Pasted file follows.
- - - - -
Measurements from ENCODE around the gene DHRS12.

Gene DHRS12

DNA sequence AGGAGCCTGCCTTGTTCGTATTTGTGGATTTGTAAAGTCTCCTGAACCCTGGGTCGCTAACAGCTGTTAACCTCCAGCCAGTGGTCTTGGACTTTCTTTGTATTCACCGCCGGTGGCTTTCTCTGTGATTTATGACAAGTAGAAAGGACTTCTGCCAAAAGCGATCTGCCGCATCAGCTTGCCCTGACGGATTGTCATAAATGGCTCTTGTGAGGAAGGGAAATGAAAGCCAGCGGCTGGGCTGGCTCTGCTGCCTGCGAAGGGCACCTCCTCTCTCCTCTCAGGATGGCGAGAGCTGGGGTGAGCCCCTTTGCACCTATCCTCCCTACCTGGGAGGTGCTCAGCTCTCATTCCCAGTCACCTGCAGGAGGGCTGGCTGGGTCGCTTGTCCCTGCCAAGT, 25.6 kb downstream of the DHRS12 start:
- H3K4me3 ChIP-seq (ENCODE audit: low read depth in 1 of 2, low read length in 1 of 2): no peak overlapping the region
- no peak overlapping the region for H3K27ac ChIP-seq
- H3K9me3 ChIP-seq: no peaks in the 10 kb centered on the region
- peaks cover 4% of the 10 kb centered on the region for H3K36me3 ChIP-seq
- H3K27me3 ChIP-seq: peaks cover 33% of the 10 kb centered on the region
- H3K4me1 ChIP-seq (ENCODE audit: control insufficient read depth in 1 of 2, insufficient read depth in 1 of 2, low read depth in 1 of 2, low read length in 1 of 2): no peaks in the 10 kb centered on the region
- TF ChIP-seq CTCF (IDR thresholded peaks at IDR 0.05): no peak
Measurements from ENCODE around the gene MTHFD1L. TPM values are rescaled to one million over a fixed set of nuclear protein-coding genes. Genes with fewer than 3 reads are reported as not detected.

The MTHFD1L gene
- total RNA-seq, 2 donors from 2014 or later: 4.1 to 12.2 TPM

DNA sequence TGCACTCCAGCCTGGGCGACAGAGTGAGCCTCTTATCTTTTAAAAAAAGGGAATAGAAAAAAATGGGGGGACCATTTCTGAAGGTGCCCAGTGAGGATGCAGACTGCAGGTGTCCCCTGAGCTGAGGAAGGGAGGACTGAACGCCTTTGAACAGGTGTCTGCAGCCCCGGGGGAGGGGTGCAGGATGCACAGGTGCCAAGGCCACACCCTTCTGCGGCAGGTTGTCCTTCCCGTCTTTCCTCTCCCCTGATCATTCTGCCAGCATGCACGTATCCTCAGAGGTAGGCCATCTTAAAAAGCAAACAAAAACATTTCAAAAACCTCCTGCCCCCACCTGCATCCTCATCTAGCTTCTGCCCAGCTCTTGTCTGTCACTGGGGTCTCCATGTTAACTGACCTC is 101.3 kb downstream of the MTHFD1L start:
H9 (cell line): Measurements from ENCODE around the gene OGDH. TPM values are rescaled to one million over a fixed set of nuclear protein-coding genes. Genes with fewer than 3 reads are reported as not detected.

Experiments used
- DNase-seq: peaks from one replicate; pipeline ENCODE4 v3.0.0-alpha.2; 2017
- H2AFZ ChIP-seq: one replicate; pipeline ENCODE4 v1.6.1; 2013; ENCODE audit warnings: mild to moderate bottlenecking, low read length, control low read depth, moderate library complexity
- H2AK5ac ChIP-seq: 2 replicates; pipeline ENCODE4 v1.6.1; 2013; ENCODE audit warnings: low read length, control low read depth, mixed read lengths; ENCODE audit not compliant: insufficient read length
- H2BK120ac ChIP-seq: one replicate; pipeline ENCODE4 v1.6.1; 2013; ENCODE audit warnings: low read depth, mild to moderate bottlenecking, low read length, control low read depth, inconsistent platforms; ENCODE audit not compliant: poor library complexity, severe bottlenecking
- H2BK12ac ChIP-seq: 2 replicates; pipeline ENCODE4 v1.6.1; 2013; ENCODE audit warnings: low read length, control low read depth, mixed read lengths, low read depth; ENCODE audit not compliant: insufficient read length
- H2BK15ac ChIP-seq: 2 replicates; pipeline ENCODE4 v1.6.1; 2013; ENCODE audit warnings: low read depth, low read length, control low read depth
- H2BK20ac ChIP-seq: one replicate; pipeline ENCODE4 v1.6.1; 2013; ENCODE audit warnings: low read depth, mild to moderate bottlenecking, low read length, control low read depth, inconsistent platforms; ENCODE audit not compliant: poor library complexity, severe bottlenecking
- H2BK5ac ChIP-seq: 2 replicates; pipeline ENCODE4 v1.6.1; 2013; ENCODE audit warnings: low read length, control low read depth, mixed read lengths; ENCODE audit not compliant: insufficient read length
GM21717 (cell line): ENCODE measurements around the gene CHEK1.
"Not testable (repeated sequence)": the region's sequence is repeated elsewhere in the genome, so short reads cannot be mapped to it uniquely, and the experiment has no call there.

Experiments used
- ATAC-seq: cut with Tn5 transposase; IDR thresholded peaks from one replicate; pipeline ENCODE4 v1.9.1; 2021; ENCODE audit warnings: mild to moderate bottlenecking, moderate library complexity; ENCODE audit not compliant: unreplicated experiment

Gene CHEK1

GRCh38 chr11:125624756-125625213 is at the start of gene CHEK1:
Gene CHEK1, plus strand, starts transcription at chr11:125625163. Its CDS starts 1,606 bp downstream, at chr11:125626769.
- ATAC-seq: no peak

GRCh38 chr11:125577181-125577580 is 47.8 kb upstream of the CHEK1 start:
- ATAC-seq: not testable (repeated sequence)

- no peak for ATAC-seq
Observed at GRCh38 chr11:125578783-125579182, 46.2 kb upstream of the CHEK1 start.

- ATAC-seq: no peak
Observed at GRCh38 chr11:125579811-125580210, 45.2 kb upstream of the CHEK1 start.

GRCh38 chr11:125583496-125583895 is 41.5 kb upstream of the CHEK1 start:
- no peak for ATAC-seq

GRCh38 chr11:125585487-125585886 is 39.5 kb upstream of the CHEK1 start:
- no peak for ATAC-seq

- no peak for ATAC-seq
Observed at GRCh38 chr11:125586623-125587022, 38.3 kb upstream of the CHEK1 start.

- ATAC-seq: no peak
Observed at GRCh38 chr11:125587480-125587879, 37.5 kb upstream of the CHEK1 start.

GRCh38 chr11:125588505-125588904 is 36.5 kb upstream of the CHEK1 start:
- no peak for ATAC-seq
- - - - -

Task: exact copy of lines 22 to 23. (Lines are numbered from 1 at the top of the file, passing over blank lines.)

- H2BK15ac ChIP-seq: 2 replicates; pipeline ENCODE4 v1.6.1; 2013; ENCODE audit warnings: low read depth, low read length, control low read depth
- H2BK20ac ChIP-seq: one replicate; pipeline ENCODE4 v1.6.1; 2013; ENCODE audit warnings: low read depth, mild to moderate bottlenecking, low read length, control low read depth, inconsistent platforms; ENCODE audit not compliant: poor library complexity, severe bottlenecking